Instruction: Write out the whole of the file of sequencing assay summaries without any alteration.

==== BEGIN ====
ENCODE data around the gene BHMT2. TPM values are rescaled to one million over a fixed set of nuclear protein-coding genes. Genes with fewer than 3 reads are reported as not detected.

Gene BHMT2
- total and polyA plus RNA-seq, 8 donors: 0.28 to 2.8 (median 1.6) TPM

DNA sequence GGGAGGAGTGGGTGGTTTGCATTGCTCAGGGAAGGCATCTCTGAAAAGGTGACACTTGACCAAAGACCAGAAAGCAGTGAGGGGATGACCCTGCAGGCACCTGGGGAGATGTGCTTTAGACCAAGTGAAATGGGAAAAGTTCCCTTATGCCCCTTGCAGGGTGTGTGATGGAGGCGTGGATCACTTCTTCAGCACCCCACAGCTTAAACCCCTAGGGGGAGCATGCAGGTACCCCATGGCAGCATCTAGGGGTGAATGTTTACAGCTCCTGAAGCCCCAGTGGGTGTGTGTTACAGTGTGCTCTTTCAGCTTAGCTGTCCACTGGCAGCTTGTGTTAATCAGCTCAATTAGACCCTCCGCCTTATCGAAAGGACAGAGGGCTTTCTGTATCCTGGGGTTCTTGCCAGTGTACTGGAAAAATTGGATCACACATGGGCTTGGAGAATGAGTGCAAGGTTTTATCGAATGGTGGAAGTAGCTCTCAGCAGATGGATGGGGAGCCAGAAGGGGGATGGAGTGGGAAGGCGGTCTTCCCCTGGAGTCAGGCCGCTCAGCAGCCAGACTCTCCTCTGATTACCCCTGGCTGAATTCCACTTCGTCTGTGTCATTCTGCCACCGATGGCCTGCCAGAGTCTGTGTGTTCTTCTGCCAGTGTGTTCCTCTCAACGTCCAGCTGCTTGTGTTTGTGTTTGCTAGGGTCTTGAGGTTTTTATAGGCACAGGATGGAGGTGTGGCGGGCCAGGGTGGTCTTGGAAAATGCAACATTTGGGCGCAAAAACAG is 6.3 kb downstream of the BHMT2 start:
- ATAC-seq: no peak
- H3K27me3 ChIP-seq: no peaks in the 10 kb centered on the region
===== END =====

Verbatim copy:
ENCODE data around the gene BHMT2. TPM values are rescaled to one million over a fixed set of nuclear protein-coding genes. Genes with fewer than 3 reads are reported as not detected.

Gene BHMT2
- total and polyA plus RNA-seq, 8 donors: 0.28 to 2.8 (median 1.6) TPM

DNA sequence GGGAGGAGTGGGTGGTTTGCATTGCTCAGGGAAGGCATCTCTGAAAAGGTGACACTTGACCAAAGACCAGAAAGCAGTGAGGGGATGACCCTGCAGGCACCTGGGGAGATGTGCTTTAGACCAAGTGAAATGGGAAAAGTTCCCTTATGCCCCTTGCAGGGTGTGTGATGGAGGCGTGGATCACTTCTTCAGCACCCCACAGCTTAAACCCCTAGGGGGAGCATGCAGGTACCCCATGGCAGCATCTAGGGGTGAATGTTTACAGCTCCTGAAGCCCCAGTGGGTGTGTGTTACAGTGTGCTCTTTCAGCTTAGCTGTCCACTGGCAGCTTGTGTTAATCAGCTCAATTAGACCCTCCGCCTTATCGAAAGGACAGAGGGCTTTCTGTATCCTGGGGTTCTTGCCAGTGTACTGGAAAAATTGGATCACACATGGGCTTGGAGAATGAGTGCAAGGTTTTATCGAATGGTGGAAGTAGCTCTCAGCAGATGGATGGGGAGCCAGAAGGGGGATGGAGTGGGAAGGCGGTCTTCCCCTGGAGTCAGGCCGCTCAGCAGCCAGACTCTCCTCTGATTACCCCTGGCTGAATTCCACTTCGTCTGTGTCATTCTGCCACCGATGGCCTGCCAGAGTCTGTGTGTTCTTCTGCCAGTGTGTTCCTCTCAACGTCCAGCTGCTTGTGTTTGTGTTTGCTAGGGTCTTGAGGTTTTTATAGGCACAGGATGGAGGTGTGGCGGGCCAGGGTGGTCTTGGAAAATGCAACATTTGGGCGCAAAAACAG is 6.3 kb downstream of the BHMT2 start:
- ATAC-seq: no peak
- H3K27me3 ChIP-seq: no peaks in the 10 kb centered on the region